New Planet Muscle Article on "the Bulgarian Method"

In the latest issue of Planet Muscle (July, 2013), I have an article that deals with what is commonly called the "Bulgarian method" of high-frequency training.  To be honest, it's probably one of the most "non-bodybuilding" pieces I've ever written for any of the major muscle magazines.  I'm glad Jeff Everson actually printed it (I had my doubts when I sent it to him.)

To whet your appetite, here's a portion of the article where I discuss the three factors of frequency, intensity and volume:

     "Any well-designed program must take into account three important variables: frequency, intensity, and volume.  Programs that fail are ones that don’t properly manipulate and control these variables.  For instance, if you were to perform a program for lots of sets, lots of reps, and lots of intensity multiple times per week, you would be setting yourself up to fail – and would surely do so.  If any two of the variables are high, then the other variable must be low.  (But I’m getting ahead of myself; we’ll get around to that shortly.)  First, a brief discussion of each variable.
     Frequency is the number of times that you train a muscle.  A lot of programs will take into account how often you train each muscle on a monthly (or even yearly) basis.  But I don’t think all of that’s necessary.  What is necessary is that you monitor what you are doing on a weekly basis.  (Obviously, the more frequently that you train a muscle group each week, less volume and intensity should be used.)
     Intensity is a bit more confusing for a lot of readers.  In bodybuilding circles, intensity tends to refer to how hard you train each muscle group.  Such is the case with Mike Mentzer’s “heavy duty” training or Eric Broser’s articles for Planet Muscle.  However, in this article, I’m going to be using intensity as its referred to by most powerlifters and Olympic lifters.  In this case, intensity refers to % of your one-rep maximum—basically, the heavier that you train, the higher your intensity.
     Volume refers to the amount of total work you do in each workout session, and then in the course of a week of training.  Volume is the one variable that a lot of bodybuilders have the hardest time controlling.  It’s easy to add sets and reps during a workout, and let your total volume exceed what your body is capable of recovering from.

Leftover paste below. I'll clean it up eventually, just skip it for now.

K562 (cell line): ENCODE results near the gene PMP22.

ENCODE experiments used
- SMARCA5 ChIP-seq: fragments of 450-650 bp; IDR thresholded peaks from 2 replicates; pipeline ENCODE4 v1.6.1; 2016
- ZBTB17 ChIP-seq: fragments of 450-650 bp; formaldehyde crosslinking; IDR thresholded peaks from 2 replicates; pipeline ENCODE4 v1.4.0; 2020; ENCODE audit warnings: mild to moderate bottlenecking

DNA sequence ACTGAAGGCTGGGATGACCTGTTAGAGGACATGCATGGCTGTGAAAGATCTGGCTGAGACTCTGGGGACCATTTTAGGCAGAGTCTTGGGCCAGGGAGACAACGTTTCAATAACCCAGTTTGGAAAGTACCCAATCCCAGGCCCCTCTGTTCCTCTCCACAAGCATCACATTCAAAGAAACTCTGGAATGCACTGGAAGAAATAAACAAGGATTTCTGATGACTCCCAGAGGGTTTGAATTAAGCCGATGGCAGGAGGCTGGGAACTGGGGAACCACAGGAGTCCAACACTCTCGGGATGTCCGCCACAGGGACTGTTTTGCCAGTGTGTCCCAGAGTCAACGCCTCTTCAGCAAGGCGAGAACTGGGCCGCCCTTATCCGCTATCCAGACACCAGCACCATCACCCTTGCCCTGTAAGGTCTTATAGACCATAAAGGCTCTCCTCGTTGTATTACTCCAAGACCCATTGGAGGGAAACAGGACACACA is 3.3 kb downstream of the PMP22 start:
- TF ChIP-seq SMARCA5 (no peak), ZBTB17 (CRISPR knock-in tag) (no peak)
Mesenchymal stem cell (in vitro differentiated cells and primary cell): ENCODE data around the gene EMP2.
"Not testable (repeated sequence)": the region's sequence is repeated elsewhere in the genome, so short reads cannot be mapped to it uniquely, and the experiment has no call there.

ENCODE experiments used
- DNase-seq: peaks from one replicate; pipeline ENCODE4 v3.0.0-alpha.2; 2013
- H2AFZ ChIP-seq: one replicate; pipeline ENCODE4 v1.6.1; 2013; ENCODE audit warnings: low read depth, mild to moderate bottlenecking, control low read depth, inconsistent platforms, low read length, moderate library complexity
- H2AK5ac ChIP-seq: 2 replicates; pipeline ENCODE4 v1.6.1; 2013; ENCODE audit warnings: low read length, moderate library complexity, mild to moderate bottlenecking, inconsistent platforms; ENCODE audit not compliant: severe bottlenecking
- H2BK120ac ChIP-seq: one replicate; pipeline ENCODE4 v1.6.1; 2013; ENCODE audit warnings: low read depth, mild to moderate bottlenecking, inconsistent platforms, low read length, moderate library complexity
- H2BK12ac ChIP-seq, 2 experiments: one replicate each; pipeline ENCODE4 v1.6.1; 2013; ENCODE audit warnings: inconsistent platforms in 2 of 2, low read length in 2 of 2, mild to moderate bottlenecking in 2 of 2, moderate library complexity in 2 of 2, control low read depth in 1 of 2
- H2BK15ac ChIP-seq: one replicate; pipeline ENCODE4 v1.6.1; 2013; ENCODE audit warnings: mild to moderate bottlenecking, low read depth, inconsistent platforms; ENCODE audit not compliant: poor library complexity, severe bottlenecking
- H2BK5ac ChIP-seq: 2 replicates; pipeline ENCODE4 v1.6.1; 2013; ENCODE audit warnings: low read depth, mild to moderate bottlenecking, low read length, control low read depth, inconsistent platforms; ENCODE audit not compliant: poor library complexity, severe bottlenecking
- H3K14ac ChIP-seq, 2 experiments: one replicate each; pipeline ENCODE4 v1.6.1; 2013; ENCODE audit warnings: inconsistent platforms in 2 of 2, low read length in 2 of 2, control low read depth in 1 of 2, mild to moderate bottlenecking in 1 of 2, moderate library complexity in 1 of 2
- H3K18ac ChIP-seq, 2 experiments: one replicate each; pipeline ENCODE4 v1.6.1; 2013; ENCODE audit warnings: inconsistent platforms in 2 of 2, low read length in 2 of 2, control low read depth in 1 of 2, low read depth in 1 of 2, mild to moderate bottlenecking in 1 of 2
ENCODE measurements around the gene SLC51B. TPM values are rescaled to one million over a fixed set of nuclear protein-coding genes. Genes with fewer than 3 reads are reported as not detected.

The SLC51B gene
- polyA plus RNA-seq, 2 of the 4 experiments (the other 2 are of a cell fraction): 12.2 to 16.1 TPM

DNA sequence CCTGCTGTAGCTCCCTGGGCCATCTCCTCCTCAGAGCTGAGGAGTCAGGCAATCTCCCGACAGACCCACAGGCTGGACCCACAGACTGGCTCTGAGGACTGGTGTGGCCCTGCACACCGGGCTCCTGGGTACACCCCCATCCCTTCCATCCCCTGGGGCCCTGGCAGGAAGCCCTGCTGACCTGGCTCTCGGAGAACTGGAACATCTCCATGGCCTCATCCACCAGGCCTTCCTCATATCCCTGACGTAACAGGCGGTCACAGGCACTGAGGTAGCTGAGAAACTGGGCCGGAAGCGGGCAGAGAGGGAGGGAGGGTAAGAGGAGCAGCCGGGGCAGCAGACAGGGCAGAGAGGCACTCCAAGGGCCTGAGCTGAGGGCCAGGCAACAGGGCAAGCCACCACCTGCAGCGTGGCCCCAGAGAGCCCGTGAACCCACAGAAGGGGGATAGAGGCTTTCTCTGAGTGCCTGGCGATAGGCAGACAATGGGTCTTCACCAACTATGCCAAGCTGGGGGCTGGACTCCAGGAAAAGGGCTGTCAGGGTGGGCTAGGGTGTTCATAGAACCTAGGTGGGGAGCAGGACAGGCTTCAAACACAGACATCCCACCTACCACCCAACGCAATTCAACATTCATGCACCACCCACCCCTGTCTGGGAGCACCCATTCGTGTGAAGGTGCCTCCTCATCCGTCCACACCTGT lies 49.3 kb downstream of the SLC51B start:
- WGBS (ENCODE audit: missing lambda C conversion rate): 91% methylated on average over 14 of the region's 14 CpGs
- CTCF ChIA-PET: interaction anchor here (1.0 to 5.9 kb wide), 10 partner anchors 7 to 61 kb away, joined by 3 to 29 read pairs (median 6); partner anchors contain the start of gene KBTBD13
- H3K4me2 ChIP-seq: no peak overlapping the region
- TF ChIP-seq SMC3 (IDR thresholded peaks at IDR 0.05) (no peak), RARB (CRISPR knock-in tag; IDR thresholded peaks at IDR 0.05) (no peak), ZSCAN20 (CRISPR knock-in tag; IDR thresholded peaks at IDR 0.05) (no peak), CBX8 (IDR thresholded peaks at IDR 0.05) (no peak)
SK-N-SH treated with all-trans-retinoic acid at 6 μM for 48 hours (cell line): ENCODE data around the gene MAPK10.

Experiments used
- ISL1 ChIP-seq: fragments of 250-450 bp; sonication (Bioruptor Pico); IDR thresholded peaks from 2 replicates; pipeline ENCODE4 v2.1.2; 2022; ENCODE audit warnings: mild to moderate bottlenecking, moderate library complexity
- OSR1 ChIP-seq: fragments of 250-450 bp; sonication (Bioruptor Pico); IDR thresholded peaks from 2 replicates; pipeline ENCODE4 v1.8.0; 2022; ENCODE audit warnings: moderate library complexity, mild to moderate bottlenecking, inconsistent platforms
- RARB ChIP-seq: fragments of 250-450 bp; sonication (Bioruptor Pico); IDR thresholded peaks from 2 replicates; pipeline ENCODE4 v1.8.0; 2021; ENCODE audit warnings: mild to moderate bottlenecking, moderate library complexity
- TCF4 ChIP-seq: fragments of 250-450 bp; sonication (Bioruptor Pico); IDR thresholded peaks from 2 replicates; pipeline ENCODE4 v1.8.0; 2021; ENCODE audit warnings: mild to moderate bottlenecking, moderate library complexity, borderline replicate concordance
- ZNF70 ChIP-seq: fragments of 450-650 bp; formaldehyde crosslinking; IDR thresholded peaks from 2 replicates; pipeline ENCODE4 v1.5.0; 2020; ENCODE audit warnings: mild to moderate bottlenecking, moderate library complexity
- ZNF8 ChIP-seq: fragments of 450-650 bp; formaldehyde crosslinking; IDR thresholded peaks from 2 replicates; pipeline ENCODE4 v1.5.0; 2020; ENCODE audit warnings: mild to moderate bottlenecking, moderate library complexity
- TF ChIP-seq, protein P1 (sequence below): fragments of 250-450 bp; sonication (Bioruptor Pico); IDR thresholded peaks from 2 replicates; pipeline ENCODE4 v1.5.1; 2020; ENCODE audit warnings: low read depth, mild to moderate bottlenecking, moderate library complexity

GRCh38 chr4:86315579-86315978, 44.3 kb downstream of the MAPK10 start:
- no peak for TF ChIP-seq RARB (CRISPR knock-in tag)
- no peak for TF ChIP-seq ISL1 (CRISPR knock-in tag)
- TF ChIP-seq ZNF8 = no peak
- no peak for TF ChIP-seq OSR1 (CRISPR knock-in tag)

As I was saying earlier, two of your variables can (and should) be fairly high, which means that the other variable must be relatively low.  Take the traditional bodybuilding program (the kind that you typically see in the pages of PM).  It is relatively high in volume and intensity, and low in frequency.  I think this kind of program is most common because it’s easy to design, control, and understand – it doesn’t take a lot of thought, and (of course) it’s effective for a lot of lifters.  Basically, you just “bomb and blitz” a muscle with a lot of sets, reps, and plenty of heavy weight, then you give it a week to recover.  But it doesn’t mean that this is the only way you can train.  (And it doesn’t necessarily mean that it’s even the best way to train—although this kind of training should be used at times during a training year.)
     In Europe and in countries from the former Soviet empire, powerlifters, Olympic lifters, and (yes) even bodybuilders take a different approach.  Russian lifters (and those lifters inspired by Russian-style training), for example, tend to keep volume and frequency high, while intensity is low.  Whereas lifters who use the Bulgarian approach tend to favor high intensity and frequency, with fairly low volume.  Of the two, the Bulgarian method is the easiest to control – and thus it’s more ideal for the average lifter.  Which brings us around to the training program in this article..."


  1. C.S.

    You've mentioned before several times that you felt you were the strongest when when performing higher frequency training, but were personally at your largest (muscularly speaking) when using a lower frequency. However, you've also had quite a bit of success putting on muscle with higher frequency methods (Sheiko, daily bodyweight training, etc.).

    From a purely muscle size/hypertrophy standpoint, do you believe one method is better than the other (high frequency vs. low frequency)?